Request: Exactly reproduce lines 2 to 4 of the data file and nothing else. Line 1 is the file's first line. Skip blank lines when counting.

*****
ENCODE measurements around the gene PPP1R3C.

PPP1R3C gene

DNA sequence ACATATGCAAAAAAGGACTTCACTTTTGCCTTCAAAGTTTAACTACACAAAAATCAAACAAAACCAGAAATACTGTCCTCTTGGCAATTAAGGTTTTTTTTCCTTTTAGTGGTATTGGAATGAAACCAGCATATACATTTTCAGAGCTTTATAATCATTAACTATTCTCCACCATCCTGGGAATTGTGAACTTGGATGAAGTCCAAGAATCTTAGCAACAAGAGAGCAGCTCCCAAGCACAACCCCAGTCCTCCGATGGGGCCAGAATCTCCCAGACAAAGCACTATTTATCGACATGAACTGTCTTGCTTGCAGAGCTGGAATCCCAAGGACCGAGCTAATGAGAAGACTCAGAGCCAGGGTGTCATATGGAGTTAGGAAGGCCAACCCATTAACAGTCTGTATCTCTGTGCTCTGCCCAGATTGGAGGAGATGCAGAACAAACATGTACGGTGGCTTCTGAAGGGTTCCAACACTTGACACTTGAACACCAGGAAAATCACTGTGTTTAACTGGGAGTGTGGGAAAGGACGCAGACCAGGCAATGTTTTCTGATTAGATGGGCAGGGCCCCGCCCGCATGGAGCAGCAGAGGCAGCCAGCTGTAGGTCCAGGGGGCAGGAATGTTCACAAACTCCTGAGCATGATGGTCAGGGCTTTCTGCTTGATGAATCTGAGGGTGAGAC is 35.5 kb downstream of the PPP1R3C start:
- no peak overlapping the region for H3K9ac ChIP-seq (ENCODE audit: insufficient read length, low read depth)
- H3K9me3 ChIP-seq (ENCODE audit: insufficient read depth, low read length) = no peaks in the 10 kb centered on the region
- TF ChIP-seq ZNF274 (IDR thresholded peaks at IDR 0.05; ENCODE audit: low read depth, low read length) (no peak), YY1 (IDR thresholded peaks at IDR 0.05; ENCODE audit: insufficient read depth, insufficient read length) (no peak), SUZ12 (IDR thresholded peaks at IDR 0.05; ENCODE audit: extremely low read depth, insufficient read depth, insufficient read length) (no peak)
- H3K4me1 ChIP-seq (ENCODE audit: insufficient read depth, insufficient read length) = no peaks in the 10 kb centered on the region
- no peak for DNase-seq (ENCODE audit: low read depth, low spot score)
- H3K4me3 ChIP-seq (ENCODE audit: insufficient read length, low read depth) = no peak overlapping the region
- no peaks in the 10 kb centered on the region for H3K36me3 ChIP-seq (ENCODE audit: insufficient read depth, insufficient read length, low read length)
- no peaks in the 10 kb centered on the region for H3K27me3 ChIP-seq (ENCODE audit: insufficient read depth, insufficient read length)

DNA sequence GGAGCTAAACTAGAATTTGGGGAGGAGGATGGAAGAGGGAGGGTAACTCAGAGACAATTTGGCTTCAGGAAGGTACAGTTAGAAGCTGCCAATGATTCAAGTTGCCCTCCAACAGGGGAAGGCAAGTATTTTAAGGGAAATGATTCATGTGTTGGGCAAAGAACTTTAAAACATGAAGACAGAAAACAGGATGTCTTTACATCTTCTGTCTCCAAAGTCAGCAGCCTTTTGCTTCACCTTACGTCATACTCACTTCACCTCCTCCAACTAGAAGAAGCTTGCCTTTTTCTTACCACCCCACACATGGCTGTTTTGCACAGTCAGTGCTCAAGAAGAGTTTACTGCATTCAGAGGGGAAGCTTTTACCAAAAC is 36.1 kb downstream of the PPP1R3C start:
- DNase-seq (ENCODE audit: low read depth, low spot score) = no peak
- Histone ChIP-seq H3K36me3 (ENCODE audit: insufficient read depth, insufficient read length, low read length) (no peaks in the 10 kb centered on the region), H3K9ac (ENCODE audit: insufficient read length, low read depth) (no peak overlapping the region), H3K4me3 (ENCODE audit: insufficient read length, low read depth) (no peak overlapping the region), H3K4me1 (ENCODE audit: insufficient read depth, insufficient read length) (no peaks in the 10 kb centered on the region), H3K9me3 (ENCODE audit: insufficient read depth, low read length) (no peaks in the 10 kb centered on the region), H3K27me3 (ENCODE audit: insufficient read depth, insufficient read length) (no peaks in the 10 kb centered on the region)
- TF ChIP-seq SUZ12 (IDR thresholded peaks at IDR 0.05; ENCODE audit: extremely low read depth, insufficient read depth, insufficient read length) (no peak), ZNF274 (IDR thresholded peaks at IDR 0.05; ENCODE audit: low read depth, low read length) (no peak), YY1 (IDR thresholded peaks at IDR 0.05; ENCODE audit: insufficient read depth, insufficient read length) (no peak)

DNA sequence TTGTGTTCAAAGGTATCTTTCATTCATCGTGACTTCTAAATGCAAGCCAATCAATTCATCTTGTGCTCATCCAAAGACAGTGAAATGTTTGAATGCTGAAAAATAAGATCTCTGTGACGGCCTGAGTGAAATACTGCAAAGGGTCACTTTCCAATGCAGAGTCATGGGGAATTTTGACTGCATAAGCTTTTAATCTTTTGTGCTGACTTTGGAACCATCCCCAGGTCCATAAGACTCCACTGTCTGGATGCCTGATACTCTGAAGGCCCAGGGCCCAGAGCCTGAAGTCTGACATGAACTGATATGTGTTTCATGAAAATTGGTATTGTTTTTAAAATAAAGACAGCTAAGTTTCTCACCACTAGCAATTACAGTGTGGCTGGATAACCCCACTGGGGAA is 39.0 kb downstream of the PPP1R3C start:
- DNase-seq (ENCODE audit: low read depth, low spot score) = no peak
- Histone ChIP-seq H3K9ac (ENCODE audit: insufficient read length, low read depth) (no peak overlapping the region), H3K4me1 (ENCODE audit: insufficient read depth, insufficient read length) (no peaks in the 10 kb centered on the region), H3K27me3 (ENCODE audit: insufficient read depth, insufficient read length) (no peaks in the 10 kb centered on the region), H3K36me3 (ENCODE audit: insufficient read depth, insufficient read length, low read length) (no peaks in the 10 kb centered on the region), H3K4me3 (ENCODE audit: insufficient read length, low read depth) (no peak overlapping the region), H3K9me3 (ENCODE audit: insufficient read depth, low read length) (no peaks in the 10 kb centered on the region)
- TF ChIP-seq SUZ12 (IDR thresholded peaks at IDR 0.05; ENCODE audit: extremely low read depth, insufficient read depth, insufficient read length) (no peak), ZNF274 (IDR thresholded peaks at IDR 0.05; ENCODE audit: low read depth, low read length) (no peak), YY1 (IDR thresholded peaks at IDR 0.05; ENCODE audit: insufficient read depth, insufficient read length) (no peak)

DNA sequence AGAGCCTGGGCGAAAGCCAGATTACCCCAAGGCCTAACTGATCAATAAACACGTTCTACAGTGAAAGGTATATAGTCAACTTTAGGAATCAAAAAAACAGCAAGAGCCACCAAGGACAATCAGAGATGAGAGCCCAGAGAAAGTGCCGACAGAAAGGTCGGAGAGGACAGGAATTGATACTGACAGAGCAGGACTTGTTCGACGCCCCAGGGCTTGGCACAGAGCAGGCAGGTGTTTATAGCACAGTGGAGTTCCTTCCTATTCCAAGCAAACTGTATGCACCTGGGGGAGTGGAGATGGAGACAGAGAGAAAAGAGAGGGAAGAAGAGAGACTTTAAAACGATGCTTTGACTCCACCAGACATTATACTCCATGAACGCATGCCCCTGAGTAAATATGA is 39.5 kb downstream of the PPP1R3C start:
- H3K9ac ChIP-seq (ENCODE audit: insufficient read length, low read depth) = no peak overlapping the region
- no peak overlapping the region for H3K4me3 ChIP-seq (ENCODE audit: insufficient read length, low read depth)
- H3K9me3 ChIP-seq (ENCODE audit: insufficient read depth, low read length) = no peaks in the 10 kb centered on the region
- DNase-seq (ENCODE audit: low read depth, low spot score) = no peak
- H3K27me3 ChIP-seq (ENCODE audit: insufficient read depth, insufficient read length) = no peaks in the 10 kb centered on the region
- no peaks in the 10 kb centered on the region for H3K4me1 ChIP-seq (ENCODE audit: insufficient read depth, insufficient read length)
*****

PPP1R3C gene

DNA sequence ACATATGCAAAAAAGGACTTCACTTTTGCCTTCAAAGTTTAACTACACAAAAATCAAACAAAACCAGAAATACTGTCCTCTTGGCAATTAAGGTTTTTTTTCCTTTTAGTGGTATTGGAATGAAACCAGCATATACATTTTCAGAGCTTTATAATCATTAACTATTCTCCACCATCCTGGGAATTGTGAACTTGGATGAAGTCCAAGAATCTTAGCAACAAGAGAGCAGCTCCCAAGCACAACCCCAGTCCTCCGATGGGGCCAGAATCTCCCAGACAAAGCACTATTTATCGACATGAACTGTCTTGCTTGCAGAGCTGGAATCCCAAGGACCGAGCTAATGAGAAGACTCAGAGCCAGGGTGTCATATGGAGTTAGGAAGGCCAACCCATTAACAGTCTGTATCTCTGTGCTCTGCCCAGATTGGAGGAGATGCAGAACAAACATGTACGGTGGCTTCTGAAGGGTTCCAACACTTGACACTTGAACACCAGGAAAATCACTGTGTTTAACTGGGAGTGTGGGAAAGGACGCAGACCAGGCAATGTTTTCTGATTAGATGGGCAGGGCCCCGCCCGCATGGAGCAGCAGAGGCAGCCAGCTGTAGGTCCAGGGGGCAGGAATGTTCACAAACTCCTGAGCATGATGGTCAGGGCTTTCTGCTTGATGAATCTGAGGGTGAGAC is 35.5 kb downstream of the PPP1R3C start:
- no peak overlapping the region for H3K9ac ChIP-seq (ENCODE audit: insufficient read length, low read depth)